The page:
• Culture Clash: Thane and Ciena come from two very different backgrounds. They also join sides which interfere with their beliefs.
  • The Cynic: Thane thinks everyone is out for themselves and all governments are innately corrupt. It makes him the odd man out in the Rebel Alliance, which is a peppy, idealistic, band of do-gooders.
  • Death Faked for You: Ciena tells her superiors that Thane had committed suicide out of grief over the destruction of the First Death Star rather than report his desertion, and says he did so in a way that would guarantee his body was eaten by scavengers. Thus any attempt by the ISB to prove she was lying would be futile, so long as Thane had enough sense to get off their homeworld.
  • Does This Remind You of Anything?: The valley kindred on Jelucan, the first Human settlers there, have the looks of real world Black people and are fairly poor. Second-wavers, on the other hand, are described as looking like White people and have more affluence. They also have distinct cultures, both causing prejudices toward each other, though milder than most actual racism between Black and White groups.
  • Face–Heel Turn: Nash Windrider is a decent enough man at the beginning, but the destruction of Alderaan drives him to full-on Black-and-White Insanity.
  • Fate Worse than Death: Ciena starts to consider Imperial service this as well as a Ironic Hell due to how evil they've become. Her code of honor prevents her from ever stopping serving it.
  • Flat-Earth Atheist: A downplayed example. Thane works for the Rebellion with Luke Skywalker living just down the hall, but continues to believe the Force is ridiculous nonsense. Doubly so with so many people in living memory who knew the Jedi. Also, despite the staggering amount of really weird happenstances that keep bringing him and Ciena back together. However, he's never shown as seeing any hard evidence (Luke doesn't appear on page in the book nor apparently use his powers where Thane can see, and witnesses don't interact with him), thus his view seems more reasonable at first, since he just hears people state their belief in the Force. In the end, he comes around to believing it's real from the aforementioned happenstances just becoming too much for explaining as being coincidences.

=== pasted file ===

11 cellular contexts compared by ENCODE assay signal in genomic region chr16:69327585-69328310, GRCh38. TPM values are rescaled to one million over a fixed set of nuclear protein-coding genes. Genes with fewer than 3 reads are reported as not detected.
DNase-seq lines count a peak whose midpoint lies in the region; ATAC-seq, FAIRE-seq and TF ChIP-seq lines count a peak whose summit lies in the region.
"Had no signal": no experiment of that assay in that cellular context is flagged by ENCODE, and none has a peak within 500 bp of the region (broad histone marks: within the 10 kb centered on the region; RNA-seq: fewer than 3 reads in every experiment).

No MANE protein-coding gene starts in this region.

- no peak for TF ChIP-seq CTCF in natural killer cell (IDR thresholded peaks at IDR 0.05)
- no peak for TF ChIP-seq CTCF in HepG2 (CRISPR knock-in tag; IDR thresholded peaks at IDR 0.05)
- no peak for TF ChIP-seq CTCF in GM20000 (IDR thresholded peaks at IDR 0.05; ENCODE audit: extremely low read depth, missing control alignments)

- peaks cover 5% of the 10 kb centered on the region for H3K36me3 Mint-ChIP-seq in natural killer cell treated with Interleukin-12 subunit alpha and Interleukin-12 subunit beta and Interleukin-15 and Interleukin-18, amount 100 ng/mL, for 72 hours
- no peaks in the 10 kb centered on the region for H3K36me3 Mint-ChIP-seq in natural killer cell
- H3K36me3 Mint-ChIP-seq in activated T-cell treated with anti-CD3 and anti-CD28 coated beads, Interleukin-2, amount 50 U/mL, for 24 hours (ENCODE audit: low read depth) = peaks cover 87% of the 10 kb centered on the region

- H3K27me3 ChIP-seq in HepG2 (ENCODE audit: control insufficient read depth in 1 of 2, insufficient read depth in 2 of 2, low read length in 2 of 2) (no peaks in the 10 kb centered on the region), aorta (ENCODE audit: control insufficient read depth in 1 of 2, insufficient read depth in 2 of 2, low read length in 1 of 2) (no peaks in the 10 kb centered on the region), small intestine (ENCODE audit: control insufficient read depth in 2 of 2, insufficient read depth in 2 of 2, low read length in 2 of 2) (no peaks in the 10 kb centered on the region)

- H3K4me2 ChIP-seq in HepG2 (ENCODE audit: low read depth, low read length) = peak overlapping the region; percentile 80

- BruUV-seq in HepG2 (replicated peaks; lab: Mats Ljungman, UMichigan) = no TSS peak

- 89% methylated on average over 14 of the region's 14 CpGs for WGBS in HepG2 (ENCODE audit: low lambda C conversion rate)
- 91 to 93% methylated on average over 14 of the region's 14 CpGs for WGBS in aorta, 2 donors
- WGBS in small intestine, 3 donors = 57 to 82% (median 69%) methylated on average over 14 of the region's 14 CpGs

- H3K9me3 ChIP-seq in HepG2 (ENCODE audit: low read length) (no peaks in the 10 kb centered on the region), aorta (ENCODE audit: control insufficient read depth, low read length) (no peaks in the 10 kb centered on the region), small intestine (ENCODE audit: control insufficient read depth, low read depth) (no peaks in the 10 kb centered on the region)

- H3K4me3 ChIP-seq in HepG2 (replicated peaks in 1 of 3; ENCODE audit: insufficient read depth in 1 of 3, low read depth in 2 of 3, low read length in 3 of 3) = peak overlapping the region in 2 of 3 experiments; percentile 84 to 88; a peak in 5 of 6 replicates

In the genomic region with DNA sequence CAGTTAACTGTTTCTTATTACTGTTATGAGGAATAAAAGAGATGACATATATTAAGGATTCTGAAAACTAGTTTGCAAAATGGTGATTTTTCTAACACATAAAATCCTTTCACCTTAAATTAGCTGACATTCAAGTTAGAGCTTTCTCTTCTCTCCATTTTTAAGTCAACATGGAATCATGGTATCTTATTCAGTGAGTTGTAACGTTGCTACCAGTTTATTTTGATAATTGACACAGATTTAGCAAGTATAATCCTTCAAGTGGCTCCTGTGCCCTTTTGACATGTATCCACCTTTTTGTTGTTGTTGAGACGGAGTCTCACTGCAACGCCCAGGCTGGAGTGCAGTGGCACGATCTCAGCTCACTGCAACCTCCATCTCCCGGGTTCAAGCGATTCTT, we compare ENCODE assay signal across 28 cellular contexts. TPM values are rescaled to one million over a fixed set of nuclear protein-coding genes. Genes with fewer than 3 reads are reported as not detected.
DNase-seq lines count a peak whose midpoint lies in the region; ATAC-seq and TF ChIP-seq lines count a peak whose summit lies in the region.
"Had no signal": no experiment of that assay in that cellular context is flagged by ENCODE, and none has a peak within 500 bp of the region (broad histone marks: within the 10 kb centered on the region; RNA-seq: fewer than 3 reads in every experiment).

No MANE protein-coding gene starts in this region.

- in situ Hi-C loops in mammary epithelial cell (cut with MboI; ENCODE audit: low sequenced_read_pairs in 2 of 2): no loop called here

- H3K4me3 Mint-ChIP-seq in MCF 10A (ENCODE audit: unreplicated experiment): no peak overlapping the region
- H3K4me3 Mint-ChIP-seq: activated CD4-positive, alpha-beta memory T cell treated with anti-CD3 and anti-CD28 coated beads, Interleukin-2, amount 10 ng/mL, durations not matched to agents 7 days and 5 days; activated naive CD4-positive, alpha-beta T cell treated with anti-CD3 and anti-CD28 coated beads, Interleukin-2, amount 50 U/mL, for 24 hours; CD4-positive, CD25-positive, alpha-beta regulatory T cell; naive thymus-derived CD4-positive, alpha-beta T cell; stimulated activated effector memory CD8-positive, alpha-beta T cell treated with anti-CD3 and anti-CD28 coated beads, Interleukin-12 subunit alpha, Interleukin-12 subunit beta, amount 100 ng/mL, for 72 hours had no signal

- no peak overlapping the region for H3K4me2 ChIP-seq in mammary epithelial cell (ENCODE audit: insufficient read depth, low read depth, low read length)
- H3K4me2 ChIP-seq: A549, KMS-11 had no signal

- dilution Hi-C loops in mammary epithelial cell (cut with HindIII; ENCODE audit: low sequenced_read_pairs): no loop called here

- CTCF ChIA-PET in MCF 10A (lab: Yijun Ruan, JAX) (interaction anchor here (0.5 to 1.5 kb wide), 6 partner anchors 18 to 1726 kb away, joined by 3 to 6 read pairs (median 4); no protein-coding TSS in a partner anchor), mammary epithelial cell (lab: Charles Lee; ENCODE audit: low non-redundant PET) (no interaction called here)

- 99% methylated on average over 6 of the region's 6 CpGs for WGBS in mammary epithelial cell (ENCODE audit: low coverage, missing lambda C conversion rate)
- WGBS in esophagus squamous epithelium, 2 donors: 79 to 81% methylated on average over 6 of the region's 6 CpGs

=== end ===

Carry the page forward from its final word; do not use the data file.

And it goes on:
• Foreshadowing:
    • Ciena's friend Berisse Sai is an Imperial officer from Lothal with somewhat similar views to Nash, but less outwardly fanatical. And she graduated from the Lothal Imperial Academy one year before Ciena graduated from the Royal Imperial Academy.
    • Thane and Corona Squadron spend most of the year between the Battles of Hoth and Endor scouting out various planets. One of them is D'Qar, which is discussed as being a good potential base location.
    • At the end of the book the Empire and the New Republic have signed an official peace treaty, but in secret facilities and bases in a nebula the Imperial Navy is secretly being rebuilt away from the prying eyes of the New Republic and plans are being drawn up for the next war...
  • Frame-Up: Ciena's mother is framed for embezzling money from the mine on Jelucan, though her strict code of honor would make it unthinkable. Though the actual culprit is unknown, it's most likely an Imperial official with connections who made her into the scapegoat for their own crime.